Reference > Quotations > John Bartlett, comp. > Familiar Quotations, 10th ed. > Page 829
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John Bartlett (1820–1905).  Familiar Quotations, 10th ed.  1919.
 
Page 829
 
 
William Ernest Henley. (1849–1903) (continued)
 
8041
    It matters not how strait the gate,
  How charged with punishments the scroll,
I am the master of my fate,
  I am the captain of my soul. 1 
          To R. T. H. B.
8042
    Life is (I think) a blunder and a shame.
          In Hospital.
8043
          Far in the stillness a cat
Languishes loudly.
          In Hospital.
8044
    From the winter’s gray despair,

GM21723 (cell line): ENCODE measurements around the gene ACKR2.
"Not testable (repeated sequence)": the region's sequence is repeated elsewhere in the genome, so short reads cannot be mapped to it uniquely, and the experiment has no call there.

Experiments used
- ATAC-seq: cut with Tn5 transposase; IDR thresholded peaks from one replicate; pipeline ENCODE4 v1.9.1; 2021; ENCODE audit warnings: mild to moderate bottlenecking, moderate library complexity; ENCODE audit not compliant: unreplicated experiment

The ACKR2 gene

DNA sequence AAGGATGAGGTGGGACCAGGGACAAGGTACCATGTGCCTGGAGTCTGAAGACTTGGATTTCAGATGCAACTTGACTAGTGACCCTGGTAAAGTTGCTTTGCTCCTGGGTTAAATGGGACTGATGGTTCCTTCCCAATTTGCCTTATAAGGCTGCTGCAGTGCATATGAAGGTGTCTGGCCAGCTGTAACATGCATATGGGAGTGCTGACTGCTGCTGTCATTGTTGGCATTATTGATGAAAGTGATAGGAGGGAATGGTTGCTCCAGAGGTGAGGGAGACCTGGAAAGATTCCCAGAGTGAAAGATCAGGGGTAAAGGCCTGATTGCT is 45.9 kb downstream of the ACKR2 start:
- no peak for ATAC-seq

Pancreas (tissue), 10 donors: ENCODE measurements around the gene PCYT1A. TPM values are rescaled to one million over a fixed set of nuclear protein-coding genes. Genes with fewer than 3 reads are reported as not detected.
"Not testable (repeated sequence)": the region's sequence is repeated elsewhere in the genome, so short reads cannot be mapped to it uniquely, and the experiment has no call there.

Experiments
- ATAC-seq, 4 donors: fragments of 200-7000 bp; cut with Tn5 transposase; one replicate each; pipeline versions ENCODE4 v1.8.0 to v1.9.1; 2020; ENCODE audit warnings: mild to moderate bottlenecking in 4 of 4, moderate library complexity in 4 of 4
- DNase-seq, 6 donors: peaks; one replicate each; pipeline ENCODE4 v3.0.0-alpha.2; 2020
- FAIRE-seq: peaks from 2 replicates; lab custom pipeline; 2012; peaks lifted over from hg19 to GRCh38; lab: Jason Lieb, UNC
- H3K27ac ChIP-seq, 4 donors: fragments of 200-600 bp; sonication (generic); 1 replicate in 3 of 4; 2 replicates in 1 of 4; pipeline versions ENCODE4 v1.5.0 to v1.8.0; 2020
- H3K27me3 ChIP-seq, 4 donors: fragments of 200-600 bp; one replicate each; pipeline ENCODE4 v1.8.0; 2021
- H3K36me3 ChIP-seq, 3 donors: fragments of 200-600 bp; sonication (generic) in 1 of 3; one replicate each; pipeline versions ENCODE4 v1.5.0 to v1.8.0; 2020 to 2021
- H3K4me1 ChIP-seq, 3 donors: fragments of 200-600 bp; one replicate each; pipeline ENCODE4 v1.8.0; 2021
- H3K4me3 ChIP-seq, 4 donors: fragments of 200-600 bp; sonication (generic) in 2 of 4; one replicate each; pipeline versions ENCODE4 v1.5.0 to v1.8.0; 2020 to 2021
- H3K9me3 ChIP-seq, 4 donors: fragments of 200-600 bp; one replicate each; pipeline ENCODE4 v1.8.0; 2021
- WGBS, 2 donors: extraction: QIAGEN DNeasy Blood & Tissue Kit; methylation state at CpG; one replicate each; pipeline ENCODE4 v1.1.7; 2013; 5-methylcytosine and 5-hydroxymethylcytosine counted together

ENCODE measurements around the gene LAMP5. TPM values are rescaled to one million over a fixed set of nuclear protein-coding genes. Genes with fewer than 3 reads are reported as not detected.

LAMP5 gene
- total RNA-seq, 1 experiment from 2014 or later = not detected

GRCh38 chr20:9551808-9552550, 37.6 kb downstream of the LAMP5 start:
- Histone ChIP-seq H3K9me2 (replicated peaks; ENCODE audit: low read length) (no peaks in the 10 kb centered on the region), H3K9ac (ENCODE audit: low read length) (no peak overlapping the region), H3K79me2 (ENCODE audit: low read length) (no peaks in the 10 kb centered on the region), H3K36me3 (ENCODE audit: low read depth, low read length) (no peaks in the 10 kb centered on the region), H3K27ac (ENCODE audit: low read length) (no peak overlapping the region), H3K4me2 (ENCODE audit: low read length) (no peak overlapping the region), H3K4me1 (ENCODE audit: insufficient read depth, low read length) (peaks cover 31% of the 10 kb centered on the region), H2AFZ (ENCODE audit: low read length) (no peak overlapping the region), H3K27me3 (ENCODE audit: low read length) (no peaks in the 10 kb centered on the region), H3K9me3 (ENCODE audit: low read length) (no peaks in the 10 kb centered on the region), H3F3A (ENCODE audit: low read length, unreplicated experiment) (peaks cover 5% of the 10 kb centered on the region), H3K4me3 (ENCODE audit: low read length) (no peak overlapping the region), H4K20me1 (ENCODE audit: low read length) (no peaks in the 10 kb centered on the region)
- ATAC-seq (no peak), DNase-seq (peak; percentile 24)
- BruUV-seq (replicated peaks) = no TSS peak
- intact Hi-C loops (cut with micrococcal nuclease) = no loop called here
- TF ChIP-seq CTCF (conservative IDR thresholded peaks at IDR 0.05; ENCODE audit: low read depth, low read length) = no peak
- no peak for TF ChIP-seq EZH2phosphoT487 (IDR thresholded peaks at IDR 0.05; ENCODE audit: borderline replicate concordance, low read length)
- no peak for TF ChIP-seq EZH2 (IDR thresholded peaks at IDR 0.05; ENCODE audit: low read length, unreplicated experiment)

From the summer’s golden languor,
Death, the lover of Life,
Frees us for ever.
          In Hospital.
 
Robert Louis Stevenson. (1850–1894)
 
8045
    Wealth I ask not, hope nor love,
  Nor a friend to know me;
All I ask: the heaven above
  And the road below me.
          The Vagabond.
8046
    In winter I get up at night
And dress by yellow candle-light.
In summer, quite the other way,
I have to go to bed by day.
          Bed in Summer.
8047
    The pleasant Land of Counterpane.
          The Land of Counterpane.
8048
    Youth now flees on feathered foot.
          To Will H. Low.
8049
    The world is so full of a number of things,
I ’m sure we should all be as happy as kings.
          Couplet.
 
Note 1.
Arise, O Soul, and gird thee up anew,
  Though the black camel Death kneel at thy gate;
No beggar thou that thou for alms shouldst sue:
  Be the proud captain still of thine own fate.
James Benjamin Kenyon. [back]
 

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